Offensive Line Developing for Chiefs

The Chiefs offensive line isn’t a finished product, but they are improving

Let's rewind it back to just a few weeks ago when starting right tackle Jeff Allen went down with an elbow injury, ending his season.

Allen, the team's starting left guard for the last two years, was only playing right tackle because of the suspension to Donald Stephenson, who had to miss the first four games of the season.

The team subsequently signed free agent veteran Mike McGlynn right before the final preseason game against the Green Bay Packers. McGlynn, who had spent time with Chiefs coach Andy Reid in Philadelphia, immediately became the starting left guard as Allen moved out to right tackle.

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Allen goes down with an injury and veteran Ryan Harris steps in to take that spot.  Harris took over at right tackle playing next to sixth-round rookie pick Zach Fulton, who became the first sixth or seventh round rookie to start the Chiefs season opener in more than 30 years.

On the left side was the Chiefs 2013 No. 1 pick Eric Fisher, who struggled much of his rookie year with injuries and a new position on the right side.

All of that combined set up an offensive line with zero continuity heading into the season and not a lot of time to get it all together.

Chiefs offensive coordinator Doug Pederson spoke a few weeks ago about how this group would go about improving.

"It comes with time and it comes with reps, the more reps they get in practice the better off they're going to be," offensive coordinator Doug Pederson said. "It's going to become a cohesive group as we go.

"We saw it last year from the beginning of the season to the end of the season, kind of in that same situation right now. The more time they spend together, they will get better and they will gel."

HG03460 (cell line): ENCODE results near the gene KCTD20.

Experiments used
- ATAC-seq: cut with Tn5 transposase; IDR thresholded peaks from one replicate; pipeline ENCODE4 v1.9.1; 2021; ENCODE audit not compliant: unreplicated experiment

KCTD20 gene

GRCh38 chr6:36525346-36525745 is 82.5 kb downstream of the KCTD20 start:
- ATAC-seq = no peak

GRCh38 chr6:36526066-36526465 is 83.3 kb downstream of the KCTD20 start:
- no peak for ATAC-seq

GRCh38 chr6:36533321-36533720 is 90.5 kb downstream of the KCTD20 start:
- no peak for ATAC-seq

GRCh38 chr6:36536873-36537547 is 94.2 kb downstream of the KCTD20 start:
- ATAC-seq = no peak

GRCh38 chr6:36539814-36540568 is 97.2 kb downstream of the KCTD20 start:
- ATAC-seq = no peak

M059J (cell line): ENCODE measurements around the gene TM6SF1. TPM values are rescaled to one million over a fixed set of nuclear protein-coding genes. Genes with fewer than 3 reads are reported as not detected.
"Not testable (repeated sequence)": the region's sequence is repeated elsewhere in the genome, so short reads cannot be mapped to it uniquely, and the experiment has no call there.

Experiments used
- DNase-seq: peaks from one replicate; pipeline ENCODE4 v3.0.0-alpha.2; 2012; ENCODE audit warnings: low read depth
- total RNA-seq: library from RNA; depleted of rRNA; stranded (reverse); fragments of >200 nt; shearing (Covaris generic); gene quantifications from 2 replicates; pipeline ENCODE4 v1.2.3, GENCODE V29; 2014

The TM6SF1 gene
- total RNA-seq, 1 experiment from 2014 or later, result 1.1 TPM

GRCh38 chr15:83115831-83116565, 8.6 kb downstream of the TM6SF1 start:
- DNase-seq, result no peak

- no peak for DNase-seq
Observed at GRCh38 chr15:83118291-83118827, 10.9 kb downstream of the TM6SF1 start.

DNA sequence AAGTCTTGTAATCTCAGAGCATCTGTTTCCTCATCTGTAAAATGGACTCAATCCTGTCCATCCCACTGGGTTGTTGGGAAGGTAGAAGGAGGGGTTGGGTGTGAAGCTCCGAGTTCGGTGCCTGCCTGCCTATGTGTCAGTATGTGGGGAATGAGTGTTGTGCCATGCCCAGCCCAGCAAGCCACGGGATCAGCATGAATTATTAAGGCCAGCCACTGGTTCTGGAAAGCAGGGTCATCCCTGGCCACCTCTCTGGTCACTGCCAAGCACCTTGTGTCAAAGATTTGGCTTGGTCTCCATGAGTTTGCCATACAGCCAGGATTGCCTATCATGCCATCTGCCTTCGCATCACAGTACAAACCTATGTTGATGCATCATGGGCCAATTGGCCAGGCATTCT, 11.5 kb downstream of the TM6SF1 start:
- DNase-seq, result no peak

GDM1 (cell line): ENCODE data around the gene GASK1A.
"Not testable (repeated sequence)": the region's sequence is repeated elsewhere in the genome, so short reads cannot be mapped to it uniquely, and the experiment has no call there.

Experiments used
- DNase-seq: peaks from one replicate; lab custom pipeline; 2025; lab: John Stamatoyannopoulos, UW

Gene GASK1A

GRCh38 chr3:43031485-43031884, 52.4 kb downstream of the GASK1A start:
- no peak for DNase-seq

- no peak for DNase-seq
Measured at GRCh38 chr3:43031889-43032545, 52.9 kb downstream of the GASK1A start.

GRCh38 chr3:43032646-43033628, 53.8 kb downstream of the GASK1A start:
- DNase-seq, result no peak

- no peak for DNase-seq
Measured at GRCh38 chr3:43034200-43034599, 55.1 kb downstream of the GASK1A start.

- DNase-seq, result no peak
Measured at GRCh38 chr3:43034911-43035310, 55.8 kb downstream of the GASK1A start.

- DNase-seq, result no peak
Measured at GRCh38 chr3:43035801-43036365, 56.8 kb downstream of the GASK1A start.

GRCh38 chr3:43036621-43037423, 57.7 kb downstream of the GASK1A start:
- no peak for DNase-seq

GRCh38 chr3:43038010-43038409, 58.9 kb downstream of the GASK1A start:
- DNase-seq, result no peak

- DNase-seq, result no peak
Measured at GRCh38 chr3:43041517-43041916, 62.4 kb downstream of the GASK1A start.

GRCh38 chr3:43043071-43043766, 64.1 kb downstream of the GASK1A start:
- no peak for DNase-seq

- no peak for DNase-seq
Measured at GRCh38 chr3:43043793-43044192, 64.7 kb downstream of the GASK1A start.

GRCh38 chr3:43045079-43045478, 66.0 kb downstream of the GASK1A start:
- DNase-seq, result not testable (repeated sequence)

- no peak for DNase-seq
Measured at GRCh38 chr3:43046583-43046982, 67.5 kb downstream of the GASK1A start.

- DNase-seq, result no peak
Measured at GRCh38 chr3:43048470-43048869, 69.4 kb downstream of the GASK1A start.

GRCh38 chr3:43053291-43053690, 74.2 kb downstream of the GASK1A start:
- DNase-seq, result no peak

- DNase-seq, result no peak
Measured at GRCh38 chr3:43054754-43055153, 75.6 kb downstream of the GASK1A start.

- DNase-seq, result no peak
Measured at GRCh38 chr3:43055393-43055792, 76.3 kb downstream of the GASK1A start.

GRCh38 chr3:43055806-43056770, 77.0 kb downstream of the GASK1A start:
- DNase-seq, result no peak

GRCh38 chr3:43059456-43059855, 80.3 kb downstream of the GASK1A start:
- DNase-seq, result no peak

What coach Pederson said has happened, the more time these guys have spent together the better they are playing.

The Chiefs went up against one of the most physical front sevens in the NFL on Sunday and found some success in the trenches.

The San Francisco 49ers defense was only allowing 69.8 rushing yards per game before Sunday's game against the Chiefs, which came out to a 3.5 yards per rush average.

Photos form the Chiefs week five match up against the 49ers.

The Chiefs offensive line was able to lead a rushing attack that averaged 4.7 yards per rush against the 49ers.

Coming into the game, the Chiefs offensive line had given up 13 sacks through the first four games. On Sunday, the offensive line didn't surrender a single sack.

"We still have room to improve," Reid said on Monday morning. "So I'm saying that with this, but they've done some nice things with players that have plenty of room to improve. They're playing as a unit. They're taking pride in their job."

The final piece of that offensive line is center Rodney Hudson, who has helped lead the development of this group.

"Rodney-- he's in charge of that group," Reid explained. "He takes a lot of pride in that. He's a steady force in that group. He's playing good football. I'm saying all these things telling you that we can get and will get better but he's doing a nice job."

Reid said several times that there are things that need to be improved and heading into the bye week with a 2-3 record further solidifies that.

But when thinking about the trajectory of this offense for the final 11 games of the regular season, there's reason to believe the Chiefs offense will only continue to get better—led by the development of the offensive line.

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